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An interdisciplinary team of researchers from the University of Missouri, Children's Mercy Kansas City, and Texas Children's Hospital has used a new data-driven approach to learn more about persons with Type 1 diabetes, who account for about 5-10% of all diabetes diagnoses. The team gathered its information through health informatics and applied artificial intelligence (AI) to better understand the disease. In the study, the team analyzed publicly available, real-world data from about 16,000 participants enrolled in the T1D Exchange Clinic Registry. By applying a contrast pattern mining algorithm developed at the MU College of Engineering, the team was able to identify major differences in health outcomes among people living with Type 1 diabetes who do or do not have an immediate family history of the disease. Chi-Ren Shyu, the director of the MU Institute for Data Science and Informatics (MUIDSI), led the AI approach used in the study and said the technique is exploratory.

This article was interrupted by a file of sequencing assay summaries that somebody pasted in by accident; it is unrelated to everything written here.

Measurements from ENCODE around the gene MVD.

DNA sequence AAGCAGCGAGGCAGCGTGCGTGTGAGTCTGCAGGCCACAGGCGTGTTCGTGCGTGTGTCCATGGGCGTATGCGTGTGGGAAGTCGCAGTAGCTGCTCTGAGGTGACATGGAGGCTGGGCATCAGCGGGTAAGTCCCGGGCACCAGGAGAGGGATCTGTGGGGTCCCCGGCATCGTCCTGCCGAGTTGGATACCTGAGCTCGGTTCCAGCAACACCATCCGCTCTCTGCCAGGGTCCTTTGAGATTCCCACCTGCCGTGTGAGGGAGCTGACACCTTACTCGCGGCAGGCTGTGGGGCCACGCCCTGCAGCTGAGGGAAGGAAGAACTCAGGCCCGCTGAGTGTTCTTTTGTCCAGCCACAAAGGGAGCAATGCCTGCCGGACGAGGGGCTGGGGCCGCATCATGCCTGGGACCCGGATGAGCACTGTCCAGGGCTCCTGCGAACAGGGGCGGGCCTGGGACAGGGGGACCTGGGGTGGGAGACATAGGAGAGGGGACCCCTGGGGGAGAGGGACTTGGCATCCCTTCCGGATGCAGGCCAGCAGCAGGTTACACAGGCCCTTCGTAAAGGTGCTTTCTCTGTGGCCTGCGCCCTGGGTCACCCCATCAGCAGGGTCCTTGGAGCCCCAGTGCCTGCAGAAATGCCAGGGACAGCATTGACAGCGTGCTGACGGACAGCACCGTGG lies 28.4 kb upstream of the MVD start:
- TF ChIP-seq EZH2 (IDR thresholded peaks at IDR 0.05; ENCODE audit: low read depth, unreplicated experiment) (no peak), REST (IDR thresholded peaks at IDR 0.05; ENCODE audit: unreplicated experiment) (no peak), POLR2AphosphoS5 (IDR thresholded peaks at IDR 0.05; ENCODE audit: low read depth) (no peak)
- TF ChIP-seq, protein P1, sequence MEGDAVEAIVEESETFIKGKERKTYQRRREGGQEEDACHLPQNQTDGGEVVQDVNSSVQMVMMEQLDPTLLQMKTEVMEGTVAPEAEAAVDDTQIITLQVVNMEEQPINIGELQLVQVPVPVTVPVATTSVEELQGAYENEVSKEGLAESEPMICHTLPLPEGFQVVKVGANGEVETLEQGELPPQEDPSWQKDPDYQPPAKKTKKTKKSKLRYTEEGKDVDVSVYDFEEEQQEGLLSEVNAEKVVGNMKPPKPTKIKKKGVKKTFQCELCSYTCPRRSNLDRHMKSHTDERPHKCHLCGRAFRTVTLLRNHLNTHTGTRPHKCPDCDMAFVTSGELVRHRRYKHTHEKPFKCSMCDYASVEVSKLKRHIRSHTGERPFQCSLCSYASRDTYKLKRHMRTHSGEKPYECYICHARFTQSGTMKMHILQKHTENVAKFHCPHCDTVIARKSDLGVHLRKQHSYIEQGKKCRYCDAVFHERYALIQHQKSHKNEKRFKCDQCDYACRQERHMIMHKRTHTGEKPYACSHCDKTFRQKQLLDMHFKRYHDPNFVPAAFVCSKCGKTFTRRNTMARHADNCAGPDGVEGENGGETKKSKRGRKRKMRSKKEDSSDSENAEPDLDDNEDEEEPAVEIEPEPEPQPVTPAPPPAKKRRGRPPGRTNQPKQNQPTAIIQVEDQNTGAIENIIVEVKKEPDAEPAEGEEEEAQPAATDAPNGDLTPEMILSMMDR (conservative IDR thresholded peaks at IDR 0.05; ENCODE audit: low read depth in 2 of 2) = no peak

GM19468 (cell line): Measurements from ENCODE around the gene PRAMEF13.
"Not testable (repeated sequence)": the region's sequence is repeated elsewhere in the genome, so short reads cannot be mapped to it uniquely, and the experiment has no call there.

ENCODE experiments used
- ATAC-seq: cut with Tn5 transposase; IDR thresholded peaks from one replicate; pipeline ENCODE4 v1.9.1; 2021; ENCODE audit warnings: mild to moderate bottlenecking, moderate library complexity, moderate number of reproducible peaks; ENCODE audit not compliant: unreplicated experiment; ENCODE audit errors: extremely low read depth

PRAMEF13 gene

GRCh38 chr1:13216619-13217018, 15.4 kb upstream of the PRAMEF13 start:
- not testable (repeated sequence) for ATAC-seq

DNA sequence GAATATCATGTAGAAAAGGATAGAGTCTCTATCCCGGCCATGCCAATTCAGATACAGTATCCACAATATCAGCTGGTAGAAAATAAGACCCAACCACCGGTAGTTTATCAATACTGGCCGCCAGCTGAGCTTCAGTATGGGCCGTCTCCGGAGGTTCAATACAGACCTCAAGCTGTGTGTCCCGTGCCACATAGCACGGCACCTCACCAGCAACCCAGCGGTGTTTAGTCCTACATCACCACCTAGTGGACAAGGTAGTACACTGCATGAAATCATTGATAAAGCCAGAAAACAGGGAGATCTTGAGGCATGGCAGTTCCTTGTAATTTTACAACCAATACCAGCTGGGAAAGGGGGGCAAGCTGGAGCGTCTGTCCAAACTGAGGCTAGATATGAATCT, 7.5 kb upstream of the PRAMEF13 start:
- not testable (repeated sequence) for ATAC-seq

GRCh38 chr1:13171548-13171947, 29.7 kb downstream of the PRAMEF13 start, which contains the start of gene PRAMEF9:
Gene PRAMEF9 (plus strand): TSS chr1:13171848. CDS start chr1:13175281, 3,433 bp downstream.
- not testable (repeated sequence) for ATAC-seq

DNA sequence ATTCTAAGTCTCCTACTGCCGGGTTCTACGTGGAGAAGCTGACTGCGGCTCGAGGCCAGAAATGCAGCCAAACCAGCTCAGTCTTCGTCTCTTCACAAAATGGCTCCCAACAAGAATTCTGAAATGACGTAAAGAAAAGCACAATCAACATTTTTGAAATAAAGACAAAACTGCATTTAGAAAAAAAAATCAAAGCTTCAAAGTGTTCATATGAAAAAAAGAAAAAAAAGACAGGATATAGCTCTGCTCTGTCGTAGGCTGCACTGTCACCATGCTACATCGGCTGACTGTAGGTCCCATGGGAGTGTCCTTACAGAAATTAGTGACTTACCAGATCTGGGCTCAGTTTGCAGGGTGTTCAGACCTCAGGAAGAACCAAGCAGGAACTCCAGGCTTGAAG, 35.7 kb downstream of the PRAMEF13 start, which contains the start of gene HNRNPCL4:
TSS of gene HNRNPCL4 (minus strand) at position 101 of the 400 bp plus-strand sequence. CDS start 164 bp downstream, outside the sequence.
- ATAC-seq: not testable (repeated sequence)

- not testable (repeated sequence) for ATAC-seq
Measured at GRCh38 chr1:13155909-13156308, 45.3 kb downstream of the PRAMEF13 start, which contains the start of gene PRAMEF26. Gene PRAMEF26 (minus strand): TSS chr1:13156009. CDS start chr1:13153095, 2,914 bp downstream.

A simple interface that allows users to upload images or transcripts to analyze, all within the same window. Dealing with thousands of transcripts to process each semester can put a massive load on your Admissions team, not just to process those transcripts, but to do so with no errors while trying to meet deadlines. With an influx of transcript requests to process on time, room for manual/human error increases. Due to the unique nature of every transcript, processing time can be skyrocketing especially with manual efforts where it can take weeks or more, delaying the whole process. With out-of-the-box, intricate Image Recognition Algorithms, Sia can read, detect and extract courses, programs, credits & GPA-related metrics from any transcript instantly, with just images of the transcripts.